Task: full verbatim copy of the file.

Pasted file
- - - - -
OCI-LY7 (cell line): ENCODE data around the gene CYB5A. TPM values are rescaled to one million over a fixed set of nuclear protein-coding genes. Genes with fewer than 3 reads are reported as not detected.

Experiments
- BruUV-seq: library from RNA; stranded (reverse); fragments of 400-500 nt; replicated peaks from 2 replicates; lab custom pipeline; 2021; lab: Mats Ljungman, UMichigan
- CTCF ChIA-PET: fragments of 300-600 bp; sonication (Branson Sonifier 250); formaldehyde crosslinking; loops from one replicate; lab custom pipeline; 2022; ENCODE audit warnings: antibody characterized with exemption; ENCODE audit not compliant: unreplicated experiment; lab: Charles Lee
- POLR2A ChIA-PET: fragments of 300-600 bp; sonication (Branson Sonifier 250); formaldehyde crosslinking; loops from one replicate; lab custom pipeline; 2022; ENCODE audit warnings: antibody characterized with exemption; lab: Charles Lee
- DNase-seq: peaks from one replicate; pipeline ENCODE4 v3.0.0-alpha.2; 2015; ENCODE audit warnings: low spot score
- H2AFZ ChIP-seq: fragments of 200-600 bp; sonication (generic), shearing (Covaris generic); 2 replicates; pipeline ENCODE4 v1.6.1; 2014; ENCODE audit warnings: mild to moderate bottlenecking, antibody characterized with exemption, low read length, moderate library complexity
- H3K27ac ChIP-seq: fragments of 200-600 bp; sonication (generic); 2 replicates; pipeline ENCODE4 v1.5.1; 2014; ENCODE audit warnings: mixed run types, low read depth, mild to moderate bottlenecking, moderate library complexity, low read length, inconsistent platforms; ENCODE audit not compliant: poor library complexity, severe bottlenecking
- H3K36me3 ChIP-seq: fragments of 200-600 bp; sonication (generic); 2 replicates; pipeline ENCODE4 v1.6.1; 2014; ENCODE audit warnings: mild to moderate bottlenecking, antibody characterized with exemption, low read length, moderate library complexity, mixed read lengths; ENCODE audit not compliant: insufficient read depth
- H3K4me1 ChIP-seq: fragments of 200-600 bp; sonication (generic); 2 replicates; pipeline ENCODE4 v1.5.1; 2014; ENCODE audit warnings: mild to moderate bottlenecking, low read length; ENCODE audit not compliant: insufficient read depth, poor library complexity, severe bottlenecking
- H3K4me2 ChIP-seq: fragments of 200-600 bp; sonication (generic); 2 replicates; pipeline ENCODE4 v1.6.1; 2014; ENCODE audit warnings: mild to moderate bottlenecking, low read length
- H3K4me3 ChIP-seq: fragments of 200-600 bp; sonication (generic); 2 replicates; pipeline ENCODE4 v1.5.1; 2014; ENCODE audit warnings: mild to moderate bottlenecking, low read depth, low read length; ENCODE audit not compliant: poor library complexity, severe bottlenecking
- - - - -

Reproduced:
OCI-LY7 (cell line): ENCODE data around the gene CYB5A. TPM values are rescaled to one million over a fixed set of nuclear protein-coding genes. Genes with fewer than 3 reads are reported as not detected.

Experiments
- BruUV-seq: library from RNA; stranded (reverse); fragments of 400-500 nt; replicated peaks from 2 replicates; lab custom pipeline; 2021; lab: Mats Ljungman, UMichigan
- CTCF ChIA-PET: fragments of 300-600 bp; sonication (Branson Sonifier 250); formaldehyde crosslinking; loops from one replicate; lab custom pipeline; 2022; ENCODE audit warnings: antibody characterized with exemption; ENCODE audit not compliant: unreplicated experiment; lab: Charles Lee
- POLR2A ChIA-PET: fragments of 300-600 bp; sonication (Branson Sonifier 250); formaldehyde crosslinking; loops from one replicate; lab custom pipeline; 2022; ENCODE audit warnings: antibody characterized with exemption; lab: Charles Lee
- DNase-seq: peaks from one replicate; pipeline ENCODE4 v3.0.0-alpha.2; 2015; ENCODE audit warnings: low spot score
- H2AFZ ChIP-seq: fragments of 200-600 bp; sonication (generic), shearing (Covaris generic); 2 replicates; pipeline ENCODE4 v1.6.1; 2014; ENCODE audit warnings: mild to moderate bottlenecking, antibody characterized with exemption, low read length, moderate library complexity
- H3K27ac ChIP-seq: fragments of 200-600 bp; sonication (generic); 2 replicates; pipeline ENCODE4 v1.5.1; 2014; ENCODE audit warnings: mixed run types, low read depth, mild to moderate bottlenecking, moderate library complexity, low read length, inconsistent platforms; ENCODE audit not compliant: poor library complexity, severe bottlenecking
- H3K36me3 ChIP-seq: fragments of 200-600 bp; sonication (generic); 2 replicates; pipeline ENCODE4 v1.6.1; 2014; ENCODE audit warnings: mild to moderate bottlenecking, antibody characterized with exemption, low read length, moderate library complexity, mixed read lengths; ENCODE audit not compliant: insufficient read depth
- H3K4me1 ChIP-seq: fragments of 200-600 bp; sonication (generic); 2 replicates; pipeline ENCODE4 v1.5.1; 2014; ENCODE audit warnings: mild to moderate bottlenecking, low read length; ENCODE audit not compliant: insufficient read depth, poor library complexity, severe bottlenecking
- H3K4me2 ChIP-seq: fragments of 200-600 bp; sonication (generic); 2 replicates; pipeline ENCODE4 v1.6.1; 2014; ENCODE audit warnings: mild to moderate bottlenecking, low read length
- H3K4me3 ChIP-seq: fragments of 200-600 bp; sonication (generic); 2 replicates; pipeline ENCODE4 v1.5.1; 2014; ENCODE audit warnings: mild to moderate bottlenecking, low read depth, low read length; ENCODE audit not compliant: poor library complexity, severe bottlenecking